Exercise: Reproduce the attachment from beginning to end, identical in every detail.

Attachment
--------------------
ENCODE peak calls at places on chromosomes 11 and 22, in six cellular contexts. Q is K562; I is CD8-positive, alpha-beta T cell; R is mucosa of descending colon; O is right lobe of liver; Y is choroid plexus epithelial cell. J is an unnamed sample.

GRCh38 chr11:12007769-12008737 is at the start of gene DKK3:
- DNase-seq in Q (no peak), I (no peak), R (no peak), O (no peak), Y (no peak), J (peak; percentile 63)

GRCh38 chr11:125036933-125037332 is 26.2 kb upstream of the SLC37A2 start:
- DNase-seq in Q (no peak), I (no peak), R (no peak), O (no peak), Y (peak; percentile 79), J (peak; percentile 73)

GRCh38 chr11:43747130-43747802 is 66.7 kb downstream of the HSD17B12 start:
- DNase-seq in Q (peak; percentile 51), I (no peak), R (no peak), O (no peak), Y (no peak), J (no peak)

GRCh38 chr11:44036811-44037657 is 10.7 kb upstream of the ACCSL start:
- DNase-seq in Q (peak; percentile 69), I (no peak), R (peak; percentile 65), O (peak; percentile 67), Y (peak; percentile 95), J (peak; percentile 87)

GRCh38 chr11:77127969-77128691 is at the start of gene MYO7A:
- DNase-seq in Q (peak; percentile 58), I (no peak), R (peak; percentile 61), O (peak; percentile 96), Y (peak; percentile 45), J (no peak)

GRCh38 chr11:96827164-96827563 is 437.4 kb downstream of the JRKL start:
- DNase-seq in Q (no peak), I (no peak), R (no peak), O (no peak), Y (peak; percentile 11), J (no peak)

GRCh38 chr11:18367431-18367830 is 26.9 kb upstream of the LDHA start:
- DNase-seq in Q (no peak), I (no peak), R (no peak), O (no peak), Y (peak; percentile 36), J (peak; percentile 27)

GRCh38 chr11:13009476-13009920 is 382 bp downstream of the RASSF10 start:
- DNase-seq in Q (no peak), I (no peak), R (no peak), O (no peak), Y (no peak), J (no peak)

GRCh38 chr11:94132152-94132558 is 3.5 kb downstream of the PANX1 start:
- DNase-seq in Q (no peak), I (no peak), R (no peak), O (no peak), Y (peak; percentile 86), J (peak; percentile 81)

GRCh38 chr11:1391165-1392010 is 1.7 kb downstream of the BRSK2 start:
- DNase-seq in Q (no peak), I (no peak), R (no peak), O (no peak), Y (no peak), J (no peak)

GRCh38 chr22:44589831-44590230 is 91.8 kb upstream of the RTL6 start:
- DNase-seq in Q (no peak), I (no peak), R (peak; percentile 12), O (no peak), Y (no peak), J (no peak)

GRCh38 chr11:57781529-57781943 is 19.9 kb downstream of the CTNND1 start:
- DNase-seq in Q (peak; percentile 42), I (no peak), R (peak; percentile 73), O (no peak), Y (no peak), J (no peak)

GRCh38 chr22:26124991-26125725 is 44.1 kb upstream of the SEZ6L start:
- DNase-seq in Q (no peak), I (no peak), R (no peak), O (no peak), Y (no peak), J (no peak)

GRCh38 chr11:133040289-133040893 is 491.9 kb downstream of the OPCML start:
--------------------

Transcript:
ENCODE peak calls at places on chromosomes 11 and 22, in six cellular contexts. Q is K562; I is CD8-positive, alpha-beta T cell; R is mucosa of descending colon; O is right lobe of liver; Y is choroid plexus epithelial cell. J is an unnamed sample.

GRCh38 chr11:12007769-12008737 is at the start of gene DKK3:
- DNase-seq in Q (no peak), I (no peak), R (no peak), O (no peak), Y (no peak), J (peak; percentile 63)

GRCh38 chr11:125036933-125037332 is 26.2 kb upstream of the SLC37A2 start:
- DNase-seq in Q (no peak), I (no peak), R (no peak), O (no peak), Y (peak; percentile 79), J (peak; percentile 73)

GRCh38 chr11:43747130-43747802 is 66.7 kb downstream of the HSD17B12 start:
- DNase-seq in Q (peak; percentile 51), I (no peak), R (no peak), O (no peak), Y (no peak), J (no peak)

GRCh38 chr11:44036811-44037657 is 10.7 kb upstream of the ACCSL start:
- DNase-seq in Q (peak; percentile 69), I (no peak), R (peak; percentile 65), O (peak; percentile 67), Y (peak; percentile 95), J (peak; percentile 87)

GRCh38 chr11:77127969-77128691 is at the start of gene MYO7A:
- DNase-seq in Q (peak; percentile 58), I (no peak), R (peak; percentile 61), O (peak; percentile 96), Y (peak; percentile 45), J (no peak)

GRCh38 chr11:96827164-96827563 is 437.4 kb downstream of the JRKL start:
- DNase-seq in Q (no peak), I (no peak), R (no peak), O (no peak), Y (peak; percentile 11), J (no peak)

GRCh38 chr11:18367431-18367830 is 26.9 kb upstream of the LDHA start:
- DNase-seq in Q (no peak), I (no peak), R (no peak), O (no peak), Y (peak; percentile 36), J (peak; percentile 27)

GRCh38 chr11:13009476-13009920 is 382 bp downstream of the RASSF10 start:
- DNase-seq in Q (no peak), I (no peak), R (no peak), O (no peak), Y (no peak), J (no peak)

GRCh38 chr11:94132152-94132558 is 3.5 kb downstream of the PANX1 start:
- DNase-seq in Q (no peak), I (no peak), R (no peak), O (no peak), Y (peak; percentile 86), J (peak; percentile 81)

GRCh38 chr11:1391165-1392010 is 1.7 kb downstream of the BRSK2 start:
- DNase-seq in Q (no peak), I (no peak), R (no peak), O (no peak), Y (no peak), J (no peak)

GRCh38 chr22:44589831-44590230 is 91.8 kb upstream of the RTL6 start:
- DNase-seq in Q (no peak), I (no peak), R (peak; percentile 12), O (no peak), Y (no peak), J (no peak)

GRCh38 chr11:57781529-57781943 is 19.9 kb downstream of the CTNND1 start:
- DNase-seq in Q (peak; percentile 42), I (no peak), R (peak; percentile 73), O (no peak), Y (no peak), J (no peak)

GRCh38 chr22:26124991-26125725 is 44.1 kb upstream of the SEZ6L start:
- DNase-seq in Q (no peak), I (no peak), R (no peak), O (no peak), Y (no peak), J (no peak)

GRCh38 chr11:133040289-133040893 is 491.9 kb downstream of the OPCML start: